My four girls all started back to school today. It’s a delightful year in which the two older ones are both now at the same high school and the two younger ones are both at the same elementary school. (Next year, though, the oldest will be at college and the three others will all be in different schools.) It’s the last year of free, living-at-home education for my oldest, and I dread her flying the coop. But for now I have her for this one last year. All in all, good things.
Again, as always happens come August, I am relieved to have the school break over with and my children back at school. Honestly, they are too. They had a fun summer, but they really do enjoy being in school. They enjoy the learning and the socialization.
But I find myself with mixed feelings. I’m not just jumping up and down that my kids are no longer constantly underfoot. I feel regret about not having done anything I’d hoped to do with them (aside from the trips we planned to take and actually went on). Even though I know in reality my best shot is just to get through two and a half months with four children always around with my sanity mostly intact by the end, I still foster these high hopes of doing extra things for and with them.
For instance, this year, as I also had thought of last year, I wanted to teach the oldest and the third one, who’s ready for it, the rules of grammar. They’re great at English and always do well on tests because they naturally “know” how everything should sound and be, but they have no idea what most of the rules are. I don’t think schools are really teaching that so much anymore, so I’d hoped to go over some rules and even do some sentence diagramming. Did we? No.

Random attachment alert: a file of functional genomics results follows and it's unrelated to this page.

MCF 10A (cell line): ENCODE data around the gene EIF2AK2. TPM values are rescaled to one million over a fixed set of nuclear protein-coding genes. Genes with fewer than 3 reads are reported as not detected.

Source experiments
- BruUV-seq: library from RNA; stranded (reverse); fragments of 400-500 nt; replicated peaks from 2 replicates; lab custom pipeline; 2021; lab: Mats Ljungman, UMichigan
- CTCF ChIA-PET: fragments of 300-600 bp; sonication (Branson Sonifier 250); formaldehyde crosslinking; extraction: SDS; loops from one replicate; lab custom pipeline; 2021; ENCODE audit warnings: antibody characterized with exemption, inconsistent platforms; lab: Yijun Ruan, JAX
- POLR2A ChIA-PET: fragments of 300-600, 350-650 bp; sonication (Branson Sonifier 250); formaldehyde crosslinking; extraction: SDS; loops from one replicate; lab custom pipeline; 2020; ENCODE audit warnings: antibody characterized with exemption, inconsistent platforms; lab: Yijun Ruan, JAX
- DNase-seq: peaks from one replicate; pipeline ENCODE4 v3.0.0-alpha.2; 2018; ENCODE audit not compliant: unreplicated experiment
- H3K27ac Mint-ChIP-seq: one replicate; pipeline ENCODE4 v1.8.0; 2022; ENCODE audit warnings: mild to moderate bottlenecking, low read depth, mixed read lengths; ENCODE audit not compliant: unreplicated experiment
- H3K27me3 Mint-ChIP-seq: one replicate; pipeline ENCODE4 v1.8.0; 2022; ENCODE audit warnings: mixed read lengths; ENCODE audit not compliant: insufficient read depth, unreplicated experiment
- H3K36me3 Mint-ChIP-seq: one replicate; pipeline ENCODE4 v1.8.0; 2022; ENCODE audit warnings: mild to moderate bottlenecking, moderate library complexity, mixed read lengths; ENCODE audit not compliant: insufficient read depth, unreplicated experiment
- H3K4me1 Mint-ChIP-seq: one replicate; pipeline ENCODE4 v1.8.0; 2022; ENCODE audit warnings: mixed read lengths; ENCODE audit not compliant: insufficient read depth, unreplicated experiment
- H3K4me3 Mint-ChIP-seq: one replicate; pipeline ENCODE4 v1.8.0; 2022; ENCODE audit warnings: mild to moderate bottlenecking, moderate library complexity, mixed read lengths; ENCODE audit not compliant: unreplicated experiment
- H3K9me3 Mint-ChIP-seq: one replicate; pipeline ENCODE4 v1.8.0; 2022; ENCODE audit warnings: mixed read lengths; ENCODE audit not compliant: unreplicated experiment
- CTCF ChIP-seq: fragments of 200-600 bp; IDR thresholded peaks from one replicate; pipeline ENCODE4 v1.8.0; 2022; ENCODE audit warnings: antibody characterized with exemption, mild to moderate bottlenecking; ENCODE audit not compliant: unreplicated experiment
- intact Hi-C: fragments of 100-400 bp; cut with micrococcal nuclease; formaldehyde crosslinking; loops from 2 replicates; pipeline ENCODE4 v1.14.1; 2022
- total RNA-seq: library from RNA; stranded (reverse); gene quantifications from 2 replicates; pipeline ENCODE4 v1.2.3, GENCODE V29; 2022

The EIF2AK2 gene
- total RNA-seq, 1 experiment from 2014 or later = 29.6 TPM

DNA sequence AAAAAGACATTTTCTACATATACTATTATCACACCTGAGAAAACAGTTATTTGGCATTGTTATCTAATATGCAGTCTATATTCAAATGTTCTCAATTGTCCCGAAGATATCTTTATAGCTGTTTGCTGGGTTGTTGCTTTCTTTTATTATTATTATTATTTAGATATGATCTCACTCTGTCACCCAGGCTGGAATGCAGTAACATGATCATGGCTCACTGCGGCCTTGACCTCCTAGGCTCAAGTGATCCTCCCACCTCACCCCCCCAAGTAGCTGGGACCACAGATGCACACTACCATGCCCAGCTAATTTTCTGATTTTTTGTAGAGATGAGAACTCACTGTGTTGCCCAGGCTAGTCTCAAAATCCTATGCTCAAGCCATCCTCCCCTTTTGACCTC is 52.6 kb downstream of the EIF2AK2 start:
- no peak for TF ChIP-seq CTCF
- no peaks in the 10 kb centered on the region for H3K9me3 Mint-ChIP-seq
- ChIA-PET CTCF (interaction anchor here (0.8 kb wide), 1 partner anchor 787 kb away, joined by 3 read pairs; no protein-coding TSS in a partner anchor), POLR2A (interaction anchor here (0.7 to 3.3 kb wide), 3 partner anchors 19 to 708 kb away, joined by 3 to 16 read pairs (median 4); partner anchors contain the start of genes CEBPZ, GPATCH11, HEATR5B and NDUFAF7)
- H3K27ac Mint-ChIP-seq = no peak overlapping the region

I’d also hoped to take a little time here and there to introduce some basic piano concepts to my youngest. She’s not ready for real lessons, but I had thought I could teach her some basics. Did I sit down at the piano with her once? Nope.
I had thought I might take some time to learn a bit more about how best to grow herbs here in our area and finally successfully grow a few out my back door. Did I grow a single one? No, indeed.
I think I actually had fewer expectations and plans for this summer than I did last summer. But I still feel I got absolutely nothing ticked off that fairly short but apparently grandiose list. As always, I just survived. I feel so much happier and can do more (including more with my kids) when I get regular blocks of time to myself. And it’s so much harder to get any time to myself during the summer; it’s so hit and miss and not nearly enough. I need regular refills of time and when I don’t get them, I am running on empty, and it’s not a pretty sight. You can just smell the burning.
With a lot of summers under my parenting belt now, you’d think I’d learn from the experience not to have any expectations for doing anything cool with the kids. It’s sad, but it’s true. We went on our family trips, and we went to the library every week. We read together. I made breakfasts and dinners. I made them a bubble table (which they used for about a week) and bought them a bunch of paints and rolls of paper (which they used for about two weeks). That’s the extent of my mothering fabulousness. But I’m just not one of those moms who relishes every single moment with the kids and who loves to get down in the dirt with them or … whatever looks so great on someone else’s Facebook wall or Pinterest boards. I enjoy them sometimes; I do cool things with them sometimes; other times, I just want to be left alone. And that’s OK.
Perhaps next year I’ll finally ease up on my expectations for myself. But, knowing myself, I probably won’t. But I guess it’s time to just let my regrets go and just start celebrating the start of a new school year and some very welcome and necessary time for myself.